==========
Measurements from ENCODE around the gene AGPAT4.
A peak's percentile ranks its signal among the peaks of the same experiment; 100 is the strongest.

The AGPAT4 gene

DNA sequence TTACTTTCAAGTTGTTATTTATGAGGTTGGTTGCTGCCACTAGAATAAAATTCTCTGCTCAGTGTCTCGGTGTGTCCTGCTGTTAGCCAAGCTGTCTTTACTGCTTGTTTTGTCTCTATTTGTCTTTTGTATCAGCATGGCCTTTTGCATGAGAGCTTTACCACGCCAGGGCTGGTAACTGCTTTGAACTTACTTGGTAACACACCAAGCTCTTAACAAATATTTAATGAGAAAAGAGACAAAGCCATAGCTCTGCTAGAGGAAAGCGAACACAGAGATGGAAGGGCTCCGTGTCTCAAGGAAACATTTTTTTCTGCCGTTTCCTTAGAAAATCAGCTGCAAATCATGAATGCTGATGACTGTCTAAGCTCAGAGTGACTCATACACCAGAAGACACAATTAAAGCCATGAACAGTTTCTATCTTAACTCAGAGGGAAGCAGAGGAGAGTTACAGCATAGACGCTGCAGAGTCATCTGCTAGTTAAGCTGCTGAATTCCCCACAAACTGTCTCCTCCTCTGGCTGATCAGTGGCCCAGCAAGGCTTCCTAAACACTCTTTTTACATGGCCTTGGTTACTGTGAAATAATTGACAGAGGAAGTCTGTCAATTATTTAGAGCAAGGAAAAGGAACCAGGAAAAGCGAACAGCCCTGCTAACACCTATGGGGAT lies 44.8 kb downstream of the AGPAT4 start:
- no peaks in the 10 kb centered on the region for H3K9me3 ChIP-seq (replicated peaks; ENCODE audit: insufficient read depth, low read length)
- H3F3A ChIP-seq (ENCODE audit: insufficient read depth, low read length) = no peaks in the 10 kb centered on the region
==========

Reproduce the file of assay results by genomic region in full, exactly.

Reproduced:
Measurements from ENCODE around the gene AGPAT4.
A peak's percentile ranks its signal among the peaks of the same experiment; 100 is the strongest.

The AGPAT4 gene

DNA sequence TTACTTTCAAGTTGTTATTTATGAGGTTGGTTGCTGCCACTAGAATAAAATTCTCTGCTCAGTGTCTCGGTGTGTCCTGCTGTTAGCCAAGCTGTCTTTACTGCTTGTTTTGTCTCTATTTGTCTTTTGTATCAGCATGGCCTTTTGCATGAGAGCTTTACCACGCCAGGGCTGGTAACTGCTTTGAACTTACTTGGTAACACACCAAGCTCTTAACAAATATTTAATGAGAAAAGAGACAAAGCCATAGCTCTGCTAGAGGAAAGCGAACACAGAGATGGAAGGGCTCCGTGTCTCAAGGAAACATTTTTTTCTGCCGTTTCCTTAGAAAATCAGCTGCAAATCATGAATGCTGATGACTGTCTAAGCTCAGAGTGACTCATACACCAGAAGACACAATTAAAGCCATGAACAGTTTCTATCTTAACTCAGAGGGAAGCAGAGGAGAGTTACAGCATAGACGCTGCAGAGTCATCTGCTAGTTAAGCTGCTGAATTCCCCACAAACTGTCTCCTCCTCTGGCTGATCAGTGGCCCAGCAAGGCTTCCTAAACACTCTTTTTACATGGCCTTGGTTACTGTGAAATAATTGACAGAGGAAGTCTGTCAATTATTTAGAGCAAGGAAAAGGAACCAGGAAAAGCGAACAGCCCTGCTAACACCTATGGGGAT lies 44.8 kb downstream of the AGPAT4 start:
- no peaks in the 10 kb centered on the region for H3K9me3 ChIP-seq (replicated peaks; ENCODE audit: insufficient read depth, low read length)
- H3F3A ChIP-seq (ENCODE audit: insufficient read depth, low read length) = no peaks in the 10 kb centered on the region